We recently discovered that the Alabama Gulf Coast is an ideal vacation spot for Hendricks County families. One of the factors that makes it an ideal area is how easy it is to get there from here.
The Alabama Gulf Coast, which includes the cities of Gulf Shores and Orange Beach, is about 781 miles south of Hendricks County, with the vast majority of the route taking place on Interstate 65. Families can expect 12 hours of driving time, plus time for eating, using the restroom, and stretching.
We learned a few things on our recent trip to the Alabama Gulf Coast, so I thought I'd share those pearls of wisdom with you.
Your Friend, I-65
Of the approximate 781 miles between Hendricks County and the Alabama Gulf Coast, over 700 miles will be spent on Interstate 65.
Pick up I-65 on the southeast side of Indianapolis, and you'll stay on it until you're in Baldwin County, Alabama -- home of the Alabama Gulf Coast. Along the way, you'll travel through the cities of Louisville, Nashville, Huntsville (you'll actually go more next to Huntsville than through it), Birmingham and Montgomery, with plenty of other smaller towns along the way that provide all sorts of opportunities for food, restrooms, gasoline, shelter and stretching.
(Tip: Somewhere in the middle of Kentucky, you'll cross into the Central Time Zone and remain in it for the rest of your vacation. The Alabama Gulf Coast is on Central Time. So you'll pick up an hour on your way there and lose an hour on your way home.)
For the most part, the speed limit on I-65 is 70 mph. Be aware that as you cross into Alabama from Tennessee, the speed limit drops to 65 mph for a few miles. I have no idea why. It jumps back up to 70 mph pretty quickly, though.
We hit some traffic in Birmingham on the way down (on a Saturday afternoon), and we hit some traffic in Nashville on the way home (on a Thursday afternoon), but other than that, things moved along pretty nicely on I-65.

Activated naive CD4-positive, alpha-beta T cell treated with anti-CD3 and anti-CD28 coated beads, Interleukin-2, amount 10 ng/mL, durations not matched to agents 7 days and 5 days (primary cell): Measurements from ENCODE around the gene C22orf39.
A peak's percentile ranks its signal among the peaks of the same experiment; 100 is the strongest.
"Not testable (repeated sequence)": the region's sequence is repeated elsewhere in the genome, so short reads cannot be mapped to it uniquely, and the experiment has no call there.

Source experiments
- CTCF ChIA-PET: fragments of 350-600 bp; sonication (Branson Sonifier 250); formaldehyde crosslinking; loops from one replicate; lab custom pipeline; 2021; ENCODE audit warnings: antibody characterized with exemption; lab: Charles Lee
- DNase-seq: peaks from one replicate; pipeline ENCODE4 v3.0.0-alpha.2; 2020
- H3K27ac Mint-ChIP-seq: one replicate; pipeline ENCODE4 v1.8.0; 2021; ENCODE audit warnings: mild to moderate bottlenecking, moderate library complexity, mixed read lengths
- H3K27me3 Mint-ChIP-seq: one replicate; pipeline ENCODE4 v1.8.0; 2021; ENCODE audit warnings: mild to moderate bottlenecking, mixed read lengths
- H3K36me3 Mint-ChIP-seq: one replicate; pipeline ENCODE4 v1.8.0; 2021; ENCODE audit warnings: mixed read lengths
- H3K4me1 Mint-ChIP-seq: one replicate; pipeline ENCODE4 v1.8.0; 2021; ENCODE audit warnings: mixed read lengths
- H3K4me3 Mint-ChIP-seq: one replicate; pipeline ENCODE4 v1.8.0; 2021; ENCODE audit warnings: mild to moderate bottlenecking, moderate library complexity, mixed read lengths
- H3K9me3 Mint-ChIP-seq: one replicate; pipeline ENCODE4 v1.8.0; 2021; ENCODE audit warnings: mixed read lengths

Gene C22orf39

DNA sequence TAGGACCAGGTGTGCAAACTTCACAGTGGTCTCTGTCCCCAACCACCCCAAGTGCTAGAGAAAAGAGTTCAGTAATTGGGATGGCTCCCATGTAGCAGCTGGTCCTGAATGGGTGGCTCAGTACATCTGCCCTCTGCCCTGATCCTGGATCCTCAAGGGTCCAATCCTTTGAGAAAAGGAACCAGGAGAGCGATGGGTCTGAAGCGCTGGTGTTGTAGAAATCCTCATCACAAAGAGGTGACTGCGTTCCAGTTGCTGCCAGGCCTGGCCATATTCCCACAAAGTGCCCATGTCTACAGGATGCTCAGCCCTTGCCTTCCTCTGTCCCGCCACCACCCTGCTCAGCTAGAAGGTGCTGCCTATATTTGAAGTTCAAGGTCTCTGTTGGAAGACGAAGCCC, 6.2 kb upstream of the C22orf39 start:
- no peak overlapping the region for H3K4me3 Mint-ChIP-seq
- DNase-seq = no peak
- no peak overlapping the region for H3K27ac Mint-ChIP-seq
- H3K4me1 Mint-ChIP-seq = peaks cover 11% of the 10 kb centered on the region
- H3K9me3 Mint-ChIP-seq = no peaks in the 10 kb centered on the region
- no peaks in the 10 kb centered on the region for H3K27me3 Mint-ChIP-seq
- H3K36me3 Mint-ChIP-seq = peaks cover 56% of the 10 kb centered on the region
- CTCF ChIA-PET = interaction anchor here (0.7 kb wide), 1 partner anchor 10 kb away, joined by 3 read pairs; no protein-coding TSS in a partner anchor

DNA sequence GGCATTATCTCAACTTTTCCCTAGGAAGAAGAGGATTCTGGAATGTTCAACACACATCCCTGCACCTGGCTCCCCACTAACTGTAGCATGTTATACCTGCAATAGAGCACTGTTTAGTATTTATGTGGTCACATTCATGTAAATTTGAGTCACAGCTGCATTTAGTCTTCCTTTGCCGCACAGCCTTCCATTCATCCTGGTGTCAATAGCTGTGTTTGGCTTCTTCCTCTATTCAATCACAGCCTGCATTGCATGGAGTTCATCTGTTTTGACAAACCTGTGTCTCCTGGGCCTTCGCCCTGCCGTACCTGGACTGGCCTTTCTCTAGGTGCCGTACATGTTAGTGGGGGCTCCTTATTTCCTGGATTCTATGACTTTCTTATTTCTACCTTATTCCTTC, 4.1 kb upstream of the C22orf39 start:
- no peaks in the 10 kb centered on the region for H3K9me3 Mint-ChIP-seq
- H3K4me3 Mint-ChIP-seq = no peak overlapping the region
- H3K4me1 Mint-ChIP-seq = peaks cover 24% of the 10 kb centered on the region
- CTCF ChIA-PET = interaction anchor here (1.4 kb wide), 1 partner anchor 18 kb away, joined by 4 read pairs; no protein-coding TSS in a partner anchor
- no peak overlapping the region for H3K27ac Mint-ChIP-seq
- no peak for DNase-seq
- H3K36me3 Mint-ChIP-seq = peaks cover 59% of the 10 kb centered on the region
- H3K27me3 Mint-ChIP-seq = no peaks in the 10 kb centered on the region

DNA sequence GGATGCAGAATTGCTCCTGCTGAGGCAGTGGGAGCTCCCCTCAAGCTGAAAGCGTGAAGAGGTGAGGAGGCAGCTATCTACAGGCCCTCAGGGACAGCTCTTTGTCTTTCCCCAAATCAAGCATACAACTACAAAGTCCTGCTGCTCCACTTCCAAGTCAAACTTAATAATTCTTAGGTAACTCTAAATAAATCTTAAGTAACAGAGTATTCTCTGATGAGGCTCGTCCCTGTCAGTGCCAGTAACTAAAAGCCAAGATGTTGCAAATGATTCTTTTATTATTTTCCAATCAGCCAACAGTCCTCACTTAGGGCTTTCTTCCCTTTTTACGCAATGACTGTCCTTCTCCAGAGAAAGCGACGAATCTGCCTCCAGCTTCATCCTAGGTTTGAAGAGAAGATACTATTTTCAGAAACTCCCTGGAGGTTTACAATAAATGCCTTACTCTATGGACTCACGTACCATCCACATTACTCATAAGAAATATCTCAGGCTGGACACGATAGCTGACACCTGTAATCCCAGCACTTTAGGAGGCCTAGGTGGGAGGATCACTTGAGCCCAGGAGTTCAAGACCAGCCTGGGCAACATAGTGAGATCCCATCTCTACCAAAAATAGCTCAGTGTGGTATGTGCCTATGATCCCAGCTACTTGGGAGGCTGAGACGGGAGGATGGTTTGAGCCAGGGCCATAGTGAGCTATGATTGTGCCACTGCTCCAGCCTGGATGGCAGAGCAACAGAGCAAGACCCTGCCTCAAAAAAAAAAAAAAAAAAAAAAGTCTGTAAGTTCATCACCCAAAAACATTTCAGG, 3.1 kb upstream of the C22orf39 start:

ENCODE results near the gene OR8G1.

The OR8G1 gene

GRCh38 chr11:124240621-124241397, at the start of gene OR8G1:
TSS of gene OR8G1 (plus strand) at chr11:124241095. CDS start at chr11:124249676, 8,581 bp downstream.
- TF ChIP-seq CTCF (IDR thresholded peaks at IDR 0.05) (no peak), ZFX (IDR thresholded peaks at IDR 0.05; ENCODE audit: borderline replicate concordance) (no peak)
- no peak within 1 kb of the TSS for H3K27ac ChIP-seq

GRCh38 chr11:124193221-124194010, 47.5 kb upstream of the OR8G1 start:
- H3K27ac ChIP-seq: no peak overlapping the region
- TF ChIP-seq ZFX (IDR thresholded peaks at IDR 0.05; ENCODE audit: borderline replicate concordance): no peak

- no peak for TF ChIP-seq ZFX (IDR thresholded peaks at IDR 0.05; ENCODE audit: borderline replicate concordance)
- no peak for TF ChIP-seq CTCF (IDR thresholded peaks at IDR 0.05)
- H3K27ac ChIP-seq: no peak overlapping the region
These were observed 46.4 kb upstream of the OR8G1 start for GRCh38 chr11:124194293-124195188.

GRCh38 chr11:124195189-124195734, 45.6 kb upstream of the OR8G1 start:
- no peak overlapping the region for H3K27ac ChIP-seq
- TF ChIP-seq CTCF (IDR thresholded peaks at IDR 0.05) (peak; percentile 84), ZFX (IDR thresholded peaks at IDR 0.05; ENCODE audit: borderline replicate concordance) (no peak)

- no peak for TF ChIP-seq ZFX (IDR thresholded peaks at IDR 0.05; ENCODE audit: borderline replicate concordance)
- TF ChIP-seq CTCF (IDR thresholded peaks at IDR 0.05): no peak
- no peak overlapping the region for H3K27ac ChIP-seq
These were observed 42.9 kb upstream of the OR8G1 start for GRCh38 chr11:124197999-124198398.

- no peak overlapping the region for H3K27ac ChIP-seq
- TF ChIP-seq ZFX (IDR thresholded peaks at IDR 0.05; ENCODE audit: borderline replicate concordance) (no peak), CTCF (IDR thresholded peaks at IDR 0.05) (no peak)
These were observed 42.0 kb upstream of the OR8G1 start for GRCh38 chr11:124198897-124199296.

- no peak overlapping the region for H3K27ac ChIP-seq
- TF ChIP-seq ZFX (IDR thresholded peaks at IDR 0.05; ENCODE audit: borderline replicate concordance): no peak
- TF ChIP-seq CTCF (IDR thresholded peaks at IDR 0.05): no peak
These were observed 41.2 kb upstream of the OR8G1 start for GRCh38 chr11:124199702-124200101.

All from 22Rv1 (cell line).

(Tip: We stopped just south of Birmingham for lunch in a little town called Alabaster. Take Exit 238 and eat at Whataburger. It's a fast food burger chain that's only located in the Southern states, and I love it! It was my favorite fast food place to frequent when I lived in Texas for 10 years. To find other Whataburgers in Alabama, click here.)
Alabama Welcome Center
My daughters had never been to Alabama before, so it was on our agenda to stop as soon as possible in Alabama and get the obligatory cheesy photo in front of the "Welcome to..." sign that we take in every new state that they visit.
With that in mind, we stopped at the Alabama Welcome Center right after we crossed into Sweet Home Alabama on I-65. As it turns out, it's a really neat rest stop!
You can't miss the Welcome Center because there's a gigantic rocket right next to it. Yes, a rocket. Like the kind that goes into space. You can see the Welcome Center coming for miles.
As it turns out, the Huntsville, Alabama area has quite the history with the U.S. space program, and it's nicknamed the Rocket City.
That giant rocket that you see from I-65 is a Saturn IB Launch Vehicle, and you can check it out up close at the Welcome Center.
They also have a few really nice war memorials there that commemorate Alabamans' ultimate sacrifices in U.S. wars.
Go inside the Welcome Center and get yourself a free road map. They ask you to sign their registry with your home zip code and where you're traveling to in Alabama. When I wrote down that we were heading to Orange Beach, the friendly employee there gave us a visitors' guide to the Alabama Gulf Coast area, too.
It's a very nice Welcome Center. Stop there.
Halfway Point: Huntsville, Alabama
Hard-core travelers can make the 12-hour trip from Hendricks County to the Alabama Gulf Coast in one day, but our family chose to break it up into two more reasonable days of driving.
If you're looking for a midpoint on your trip, Huntsville, Alabama is a smidge over six hours away, leaving you a tad less than six hours to go on Day Two. Huntsville is a city of over 180,000 people, so it's not difficult to find a place there to rest your weary eyes.